A chicken in every pot? Prepping for NJ’s would-be marijuana industry
KENILWORTH – Meme Binko is thinking about selling the auto body repair shop in Irvington for 35 years, though the Mountainside resident isn’t looking to leave New Jersey.
Instead, she’s contemplating whether to open a new shop she could operate with her husband and son – one that sells cannabis products, presuming New Jersey next year legalizes use of marijuana by adults for recreational purposes.
That’s what drew Binko, and hundreds of other people, to a business networking event last week in the clubhouse of the Galloping Hall Golf Course.
“I’m looking to get some knowledge and maybe look into possibly investing in the next stage of my future in the cannabis industry,” Binko said.
Some at the New Jersey CannaBusiness Association event pitched the idea as a new incarnation of the dot-com boom, saying New Jersey could be the nation’s second-biggest marijuana market, in part because of its proximity to New York and Philadelphia.
Attendance was nearly six times larger than at a previous CannaBusiness Association event, in part because it partnered with Athletes for CARE, which promotes use of marijuana as an alternative to opioids for treating pain. Some former NFL and NHL players took part in the event.
Association president Scott Rudder said there’s excitement for the year ahead because after the sixth medical marijuana dispensary completes the work needed to open, that triggers the ability for the state to issue more licenses.
“We expect in 2018 there is going to be significant growth in the medical cannabis industry, regardless of who wins in November,” Rudder said. “But certainly if Phil Murphy wins in November, the adult market comes into play.”
Murphy wasn’t there, but got loud applause. Elder-law attorney Harold Grodberg, who attended because he’s advocating for a more expansive medical program, suspects the Democratic front-runner in the polls is the reason for the growth in interest.
“I think that there’s 400 people here today because one of the candidates running for governor seems to be pretty in favor of expansion and liberalization of the program, and I hope that will apply to the medical side as well as the recreational,” Grodberg said.
In addition to some speakers, there were tables at the meeting where would-be vendors pitched their wares – from things such as hemp products to more humdrum considerations, such as security and child-resistant packaging.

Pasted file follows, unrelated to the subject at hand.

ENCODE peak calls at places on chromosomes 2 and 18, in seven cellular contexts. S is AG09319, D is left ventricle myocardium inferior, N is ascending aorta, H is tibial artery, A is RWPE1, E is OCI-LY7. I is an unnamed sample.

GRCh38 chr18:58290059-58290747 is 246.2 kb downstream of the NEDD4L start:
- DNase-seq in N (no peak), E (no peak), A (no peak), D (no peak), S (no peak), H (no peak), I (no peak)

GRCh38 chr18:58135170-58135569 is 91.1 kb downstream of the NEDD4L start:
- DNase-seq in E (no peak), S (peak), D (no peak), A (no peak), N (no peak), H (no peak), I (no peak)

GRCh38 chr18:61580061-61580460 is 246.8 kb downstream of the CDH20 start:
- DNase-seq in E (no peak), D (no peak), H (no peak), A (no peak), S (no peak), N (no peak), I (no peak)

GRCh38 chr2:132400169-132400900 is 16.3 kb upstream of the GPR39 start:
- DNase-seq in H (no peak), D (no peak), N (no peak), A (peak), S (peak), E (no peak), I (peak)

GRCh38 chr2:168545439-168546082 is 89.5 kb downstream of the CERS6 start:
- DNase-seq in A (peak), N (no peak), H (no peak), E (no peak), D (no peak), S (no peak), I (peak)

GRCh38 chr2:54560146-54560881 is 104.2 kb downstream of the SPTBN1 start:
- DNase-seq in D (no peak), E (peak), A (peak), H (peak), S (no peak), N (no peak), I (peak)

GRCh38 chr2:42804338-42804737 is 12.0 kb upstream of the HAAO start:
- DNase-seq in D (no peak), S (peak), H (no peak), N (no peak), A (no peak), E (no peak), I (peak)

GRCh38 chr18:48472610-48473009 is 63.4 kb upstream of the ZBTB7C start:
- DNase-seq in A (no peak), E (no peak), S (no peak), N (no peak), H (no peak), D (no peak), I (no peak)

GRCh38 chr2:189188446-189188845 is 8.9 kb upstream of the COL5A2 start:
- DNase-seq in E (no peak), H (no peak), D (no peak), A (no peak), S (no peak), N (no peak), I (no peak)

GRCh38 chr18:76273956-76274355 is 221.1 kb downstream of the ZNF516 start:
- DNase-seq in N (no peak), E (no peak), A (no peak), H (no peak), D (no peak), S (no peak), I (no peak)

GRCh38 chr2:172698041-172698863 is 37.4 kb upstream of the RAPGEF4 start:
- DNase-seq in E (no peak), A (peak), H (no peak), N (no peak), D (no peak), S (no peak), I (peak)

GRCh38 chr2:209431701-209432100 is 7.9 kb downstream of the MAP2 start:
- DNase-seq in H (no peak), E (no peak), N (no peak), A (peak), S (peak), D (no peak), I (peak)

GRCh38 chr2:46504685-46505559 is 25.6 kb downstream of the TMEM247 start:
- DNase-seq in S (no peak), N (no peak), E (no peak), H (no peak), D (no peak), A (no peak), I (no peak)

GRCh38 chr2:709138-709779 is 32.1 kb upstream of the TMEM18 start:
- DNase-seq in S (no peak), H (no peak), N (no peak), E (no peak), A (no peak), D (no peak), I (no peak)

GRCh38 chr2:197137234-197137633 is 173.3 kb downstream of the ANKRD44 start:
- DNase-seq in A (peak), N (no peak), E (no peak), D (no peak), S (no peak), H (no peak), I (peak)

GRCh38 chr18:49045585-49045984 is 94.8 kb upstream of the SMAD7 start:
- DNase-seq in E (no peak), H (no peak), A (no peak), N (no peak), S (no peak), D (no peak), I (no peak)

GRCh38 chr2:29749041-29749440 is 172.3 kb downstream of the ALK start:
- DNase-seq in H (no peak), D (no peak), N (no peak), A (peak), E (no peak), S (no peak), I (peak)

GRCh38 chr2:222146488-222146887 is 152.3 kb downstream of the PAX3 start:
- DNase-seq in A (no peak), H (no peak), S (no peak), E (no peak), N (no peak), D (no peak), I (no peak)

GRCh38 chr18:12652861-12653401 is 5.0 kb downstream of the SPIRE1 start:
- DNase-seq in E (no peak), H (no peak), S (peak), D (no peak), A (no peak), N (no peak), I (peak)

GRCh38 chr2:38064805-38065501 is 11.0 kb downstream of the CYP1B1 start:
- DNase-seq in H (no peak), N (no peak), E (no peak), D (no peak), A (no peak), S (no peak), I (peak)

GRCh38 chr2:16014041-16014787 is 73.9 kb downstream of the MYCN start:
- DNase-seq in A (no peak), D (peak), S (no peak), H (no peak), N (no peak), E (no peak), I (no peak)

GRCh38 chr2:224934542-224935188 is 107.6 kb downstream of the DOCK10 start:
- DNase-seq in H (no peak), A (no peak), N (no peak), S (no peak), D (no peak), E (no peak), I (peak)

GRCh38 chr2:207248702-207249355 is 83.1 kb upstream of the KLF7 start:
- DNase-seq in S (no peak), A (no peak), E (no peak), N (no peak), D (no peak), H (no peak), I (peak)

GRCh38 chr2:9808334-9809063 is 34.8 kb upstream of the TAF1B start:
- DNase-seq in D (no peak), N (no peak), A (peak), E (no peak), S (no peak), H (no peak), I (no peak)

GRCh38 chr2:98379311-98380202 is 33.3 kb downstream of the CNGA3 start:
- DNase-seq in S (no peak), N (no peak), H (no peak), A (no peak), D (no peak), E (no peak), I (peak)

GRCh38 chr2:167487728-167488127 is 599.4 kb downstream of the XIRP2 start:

Doug Rofheart, sales manager for Sonic Packaging, said he “absolutely” sees an opportunity in New Jersey.
“When it goes recreational here, and dispensaries have to – they’re not going to let you walk out without a child-resistant package. The last thing you want is your kid or somebody else’s kid eating a gummy bear or a cookie or some other product,” said Rofheart, who said western states that were legal-marijuana pioneers have also stepped-up packaging mandates.
Lawyers and accountants made up a good share of audience – businesses that would be in position to support front-line businesses if the industry gets off the ground.
Alex Banzhaf said the Saiber Law Firm, based primarily in Florham Park, recently launched a cannabis law practice and wants to ready if it becomes legal in the state next year. He emphasized that after last year’s election, nobody is predicting who will be next governor, regardless of the polls.
“But I think clearly this is moving in a positive direction towards legalization, and if it happens, terrific, we’ll be there to help people. And if not, it may eventually in the future,” Banzhaf said.
Sen. Nicholas Scutari, D-Union, said his goal is to have a legalization bill signed into law within the first hundred days of what he hopes will be Murphy’s governorship. He said changes are being made to the bill he introduced in May and expects that hearings and a vote would be held next year, in the new legislative session.
“The entrepreneurial spirit of New Jersey is showing here in the room, and people have a keen interest in what I see as the next great economic opportunity for citizens in New Jersey,” said Scutari, the event’s keynote speaker.
That would please Binko. She’s “a firm believer” that marijuana should be legal, in part because her 28-year-old son, who was diagnosed more than a decade ago with epilepsy, spends close to $600 an ounce for legally purchased but hard-to-obtain medical marijuana.
She’d prefer that the federal government make it legal, calling it “very frightening” to would-be business owners.
“For the federal government to be able to step in at any time and pull the rug out from under people makes it a little scary,” Binko said. “Because if you’re willing to invest a million dollars or whatever into a business, you don’t want it to be able to be shut down because someone changed their mind, some politician.”
Grodberg said he’s hopeful the federal government won’t interfere.
“Right now, we’re actually in a good place with federal law,” Grodberg said. “The attorney general had an opportunity to kind of backpedal on the space that they’ve created for legal recreational and medical marijuana on a statewide basis, and in July he could have taken away the carve-out they’ve made, and they didn’t do it. So we’re hoping that’s a good sign for things going forward.”
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